FILE - VA Mark Herring

Virginia Attorney General Mark Herring.

Virginia and 47 other states has joined a bipartisan investigation into whether Google is guilty of violating antitrust laws.

The investigation will seek to determine whether the tech giant’s control over searches and advertisements has yielded anticompetitive behavior that could harm consumers through higher prices and less choice and innovation.

“Big tech companies and their products have become ubiquitous in nearly every phase of American life, offering an unprecedented range of products, gathering and utilizing consumer data in a way we’ve never seen before, and exercising significant influence over a diverse set of important markets,” the commonwealth’s attorney general, Mark Herring, said in a statement.

“That’s why it’s important to ensure that these large, powerful corporations do not harm Virginians by engaging in unlawful, anticompetitive business practices,” Herring said. “We know that concentration of market share can stifle innovation, limit choice, reduce employment, and drive up prices. That’s why during this era of megamergers and corporate consolidation it’s important that state attorneys general step up to protect our citizens from anticompetitive behavior that violates the law and hurts consumers.”

The probe will be led by Texas Attorney General Ken Paxton, who said in a statement that the state attorneys general from across the country will be working with federal officials to investigate Google. Alabama and California are the only two states that did not sign into the joint investigation.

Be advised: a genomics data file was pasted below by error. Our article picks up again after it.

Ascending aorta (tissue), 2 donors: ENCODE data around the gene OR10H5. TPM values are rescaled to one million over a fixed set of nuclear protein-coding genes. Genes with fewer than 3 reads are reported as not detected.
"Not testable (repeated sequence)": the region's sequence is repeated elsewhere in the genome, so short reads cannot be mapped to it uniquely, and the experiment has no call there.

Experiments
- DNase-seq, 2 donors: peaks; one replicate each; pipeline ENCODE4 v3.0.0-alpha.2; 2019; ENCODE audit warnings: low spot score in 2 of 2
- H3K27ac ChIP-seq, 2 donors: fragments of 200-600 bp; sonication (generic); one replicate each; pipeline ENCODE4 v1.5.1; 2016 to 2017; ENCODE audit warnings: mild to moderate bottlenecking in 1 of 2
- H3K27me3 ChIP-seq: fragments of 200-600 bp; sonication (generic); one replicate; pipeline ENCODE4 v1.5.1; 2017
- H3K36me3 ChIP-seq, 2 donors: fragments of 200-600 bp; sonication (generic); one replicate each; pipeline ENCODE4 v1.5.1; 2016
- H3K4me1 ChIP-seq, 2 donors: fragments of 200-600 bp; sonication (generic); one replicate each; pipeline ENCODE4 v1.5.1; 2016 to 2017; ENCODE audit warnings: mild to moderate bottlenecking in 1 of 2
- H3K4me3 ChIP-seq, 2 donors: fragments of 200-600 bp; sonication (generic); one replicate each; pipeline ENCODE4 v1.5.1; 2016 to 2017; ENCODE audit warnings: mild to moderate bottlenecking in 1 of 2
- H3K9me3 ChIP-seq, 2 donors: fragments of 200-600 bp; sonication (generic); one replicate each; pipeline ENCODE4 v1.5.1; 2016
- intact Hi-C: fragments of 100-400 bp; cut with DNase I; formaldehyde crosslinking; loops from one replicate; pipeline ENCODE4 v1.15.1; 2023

Just last week, several state attorneys general signed onto a bipartisan investigation to determine whether Facebook is engaged in anti-competitive behavior, in violation of antitrust laws. Virginia is not involved in the Facebook investigation.

The push to reevaluate the power of these tech giants has been ongoing in the United States and other parts of the world.

About two months ago, the U.S. Department of Justice launched its own antitrust investigation into several online platforms, including Google and Apple. In March, the European Commission fined Google about €1.5 billion for violating European antitrust laws. That’s equivalent to more than $1.6 billion.

Google’s press team did not respond to a request for comment from The Center Square by the time of publication.

Staff Writer

Tyler Arnold reports on Virginia and Ohio for The Center Square. He previously worked for the Cause of Action Institute and has been published in Business Insider, USA TODAY College, National Review Online and the Washington Free Beacon.